Before opening the door to a large Tudor Revival house, you may be under the impression that it will be freighted with Olde English heaviness and massive detailing.
Fortunately for the owners and visitors of a certain Tudor Revival in Summit, NJ, Creative Wallcoverings & Interiors (CW&I) designer Rachel Kapner got there first to make it far lighter and brighter while staying true to the home’s architectural origins. There is a freshening breath of artistic consciousness – Kapner’s, who pursued studies in art history years earlier, as well as the owners’ – that reawakened the first floor spaces and the second floor landing shown here.
However, this was not the first time Kapner had worked on the Tudor home, which was originally designed in 1908 by architect Francis George Hasselman of New York City. Her biggest challenge was that her clients’ active family wasn’t taking advantage of the large spaces on the first floor because they were so uninviting, so Olde English heavy. They asked Kapner to make those spaces, in their words, “relaxed as well as elegant.” If this sounds like a contradiction in terms, it is. Casual is casual and elegant is elegant, but that’s why you hire a really good designer – to make both these things happen at once.
Upon entering, we are greeted by an abstract painting of a man in the arched niche of the foyer. A bench upholstered in Kelly green picks up on the green airiness surrounding the abstract man, making it pop. The bench’s highly polished X-base turns the whole space into a greeting smile, making a welcome even more pronounced. Beyond the foyer at the foot of the stairwell is a ledge with matching Kelly green pillows. Thoughts of Olde English lugubriousness immediately begin to fade.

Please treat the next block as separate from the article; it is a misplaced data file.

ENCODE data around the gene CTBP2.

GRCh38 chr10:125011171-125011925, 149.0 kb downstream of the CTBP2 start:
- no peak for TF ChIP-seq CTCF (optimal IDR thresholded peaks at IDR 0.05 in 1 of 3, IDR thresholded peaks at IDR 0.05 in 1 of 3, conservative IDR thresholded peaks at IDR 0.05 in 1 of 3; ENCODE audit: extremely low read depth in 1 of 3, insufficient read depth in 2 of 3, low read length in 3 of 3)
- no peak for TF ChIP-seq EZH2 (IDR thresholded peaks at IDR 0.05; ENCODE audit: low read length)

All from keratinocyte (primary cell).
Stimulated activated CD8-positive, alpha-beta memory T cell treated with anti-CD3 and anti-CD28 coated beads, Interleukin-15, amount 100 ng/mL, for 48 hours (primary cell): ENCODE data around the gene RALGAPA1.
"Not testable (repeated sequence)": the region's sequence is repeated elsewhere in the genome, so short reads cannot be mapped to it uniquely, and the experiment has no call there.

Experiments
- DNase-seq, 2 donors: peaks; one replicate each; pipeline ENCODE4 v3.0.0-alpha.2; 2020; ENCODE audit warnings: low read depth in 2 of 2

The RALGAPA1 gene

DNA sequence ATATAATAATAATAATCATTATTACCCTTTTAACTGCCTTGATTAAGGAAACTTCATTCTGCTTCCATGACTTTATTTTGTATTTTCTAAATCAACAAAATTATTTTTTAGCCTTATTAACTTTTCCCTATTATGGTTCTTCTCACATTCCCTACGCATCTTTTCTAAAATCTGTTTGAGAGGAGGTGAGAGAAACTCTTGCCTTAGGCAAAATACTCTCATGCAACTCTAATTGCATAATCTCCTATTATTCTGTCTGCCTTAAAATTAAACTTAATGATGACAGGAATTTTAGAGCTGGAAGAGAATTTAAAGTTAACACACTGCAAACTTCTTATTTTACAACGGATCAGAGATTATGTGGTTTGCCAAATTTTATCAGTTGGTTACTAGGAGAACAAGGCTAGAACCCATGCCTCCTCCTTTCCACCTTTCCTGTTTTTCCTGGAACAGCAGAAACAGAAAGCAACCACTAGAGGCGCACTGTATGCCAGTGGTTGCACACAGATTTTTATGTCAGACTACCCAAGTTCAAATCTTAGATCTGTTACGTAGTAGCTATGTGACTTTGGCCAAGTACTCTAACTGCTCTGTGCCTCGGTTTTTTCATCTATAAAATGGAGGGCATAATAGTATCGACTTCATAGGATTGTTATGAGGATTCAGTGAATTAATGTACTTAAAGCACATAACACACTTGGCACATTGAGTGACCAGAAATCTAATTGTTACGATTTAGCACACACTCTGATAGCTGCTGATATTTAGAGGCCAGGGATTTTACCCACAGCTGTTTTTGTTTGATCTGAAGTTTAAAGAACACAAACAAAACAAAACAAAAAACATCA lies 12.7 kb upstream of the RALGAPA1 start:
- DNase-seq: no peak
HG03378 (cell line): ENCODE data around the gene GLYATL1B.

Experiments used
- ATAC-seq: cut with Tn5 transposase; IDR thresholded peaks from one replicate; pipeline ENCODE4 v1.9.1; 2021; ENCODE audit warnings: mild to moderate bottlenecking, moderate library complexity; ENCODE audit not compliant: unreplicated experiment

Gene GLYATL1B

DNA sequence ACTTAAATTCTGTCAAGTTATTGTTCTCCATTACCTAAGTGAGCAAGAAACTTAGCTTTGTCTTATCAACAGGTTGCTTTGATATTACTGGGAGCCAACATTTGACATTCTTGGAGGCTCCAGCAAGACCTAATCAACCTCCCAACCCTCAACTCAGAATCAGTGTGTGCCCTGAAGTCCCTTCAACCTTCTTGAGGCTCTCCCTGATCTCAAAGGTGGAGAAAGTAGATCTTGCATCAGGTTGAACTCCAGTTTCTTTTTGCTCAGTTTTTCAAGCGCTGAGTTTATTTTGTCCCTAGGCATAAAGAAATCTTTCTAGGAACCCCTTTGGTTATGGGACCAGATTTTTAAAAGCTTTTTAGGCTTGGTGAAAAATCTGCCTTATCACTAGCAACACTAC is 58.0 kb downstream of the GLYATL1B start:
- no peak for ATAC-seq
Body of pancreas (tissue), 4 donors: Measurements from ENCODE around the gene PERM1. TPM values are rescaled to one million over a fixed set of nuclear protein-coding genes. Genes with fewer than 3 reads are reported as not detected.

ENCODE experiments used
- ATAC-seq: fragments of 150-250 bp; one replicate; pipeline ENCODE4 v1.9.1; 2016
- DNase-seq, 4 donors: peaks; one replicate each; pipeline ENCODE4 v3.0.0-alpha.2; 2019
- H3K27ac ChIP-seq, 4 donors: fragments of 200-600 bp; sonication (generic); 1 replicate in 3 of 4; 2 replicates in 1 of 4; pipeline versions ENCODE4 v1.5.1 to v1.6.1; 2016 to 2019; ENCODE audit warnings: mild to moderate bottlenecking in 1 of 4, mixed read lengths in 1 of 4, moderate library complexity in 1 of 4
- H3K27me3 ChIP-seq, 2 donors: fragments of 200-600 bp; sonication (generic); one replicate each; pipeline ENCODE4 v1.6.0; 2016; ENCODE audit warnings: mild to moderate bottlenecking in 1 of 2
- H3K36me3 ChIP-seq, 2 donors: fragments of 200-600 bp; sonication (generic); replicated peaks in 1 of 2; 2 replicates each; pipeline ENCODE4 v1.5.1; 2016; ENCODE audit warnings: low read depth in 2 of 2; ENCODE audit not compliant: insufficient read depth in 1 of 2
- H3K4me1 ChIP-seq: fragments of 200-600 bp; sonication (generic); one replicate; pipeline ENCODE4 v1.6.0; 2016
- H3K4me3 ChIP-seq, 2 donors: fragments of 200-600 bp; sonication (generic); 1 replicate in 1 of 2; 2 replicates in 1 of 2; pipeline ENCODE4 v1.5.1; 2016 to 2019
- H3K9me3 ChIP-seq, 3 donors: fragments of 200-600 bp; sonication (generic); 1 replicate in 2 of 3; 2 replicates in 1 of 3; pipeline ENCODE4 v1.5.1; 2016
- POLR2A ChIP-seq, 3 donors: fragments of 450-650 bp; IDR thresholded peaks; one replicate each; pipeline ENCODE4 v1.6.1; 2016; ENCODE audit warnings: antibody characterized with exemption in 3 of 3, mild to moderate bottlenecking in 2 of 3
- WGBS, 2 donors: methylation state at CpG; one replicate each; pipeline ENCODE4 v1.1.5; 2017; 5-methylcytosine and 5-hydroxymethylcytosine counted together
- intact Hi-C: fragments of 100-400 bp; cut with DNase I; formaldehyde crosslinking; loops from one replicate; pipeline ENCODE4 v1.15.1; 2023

Through the door to the left is the living room, where another, larger bench brings home the idea of “relaxed as well as elegant.” A 27-by-16-foot space can feel too vast for a comfy conversation between two or more people, but by transecting the bench with it, Kapner created a more human-scale space in which people can face in either direction – toward the fireplace or toward the two French chairs by a cowhide rug in front of the double window. In either case, the Kapner’s beautifully coffered ceiling will help them get their bearings. Meanwhile, larger groups can gather at will with plenty of places to sit. “What ties the space together is a subtle layering of tones, which allows everything to blend,” notes Kapner. Similarly, in the adjacent dining room, the sheer wool drapery with beaded trim that runs across the width of the windows blends airily with the grasscloth wallcoverings. Here, a little darkness goes a long way – as in the burnished surface of the custom-sized and custom-made leafless dining table. “It anchors the whole room,” says Kapner.
All the above spells relaxed but elegant, just what the clients wanted. If Henry VIII ever shows in this lightened, brightened Tudor home, we’ll expect him to dress accordingly – in tux and sneakers.
Though Kapner, whose client base is primarily in New York and New Jersey, with others scattered about from Utah to Florida, is frequently in Manhattan, she’s hardly dependent on its major design centers for resources; she’s got them in her office. CW&I, based in New Providence, NJ, boasts the largest library in the state, and we’re not just talking wallcovering resources. Though “& Interiors” may sound like an afterthought, it’s not. “We do it all – construction, interior architecture and window treatments, as well as furnishings,” explains Kapner.
Photography by Wing Wong, Memories TTL
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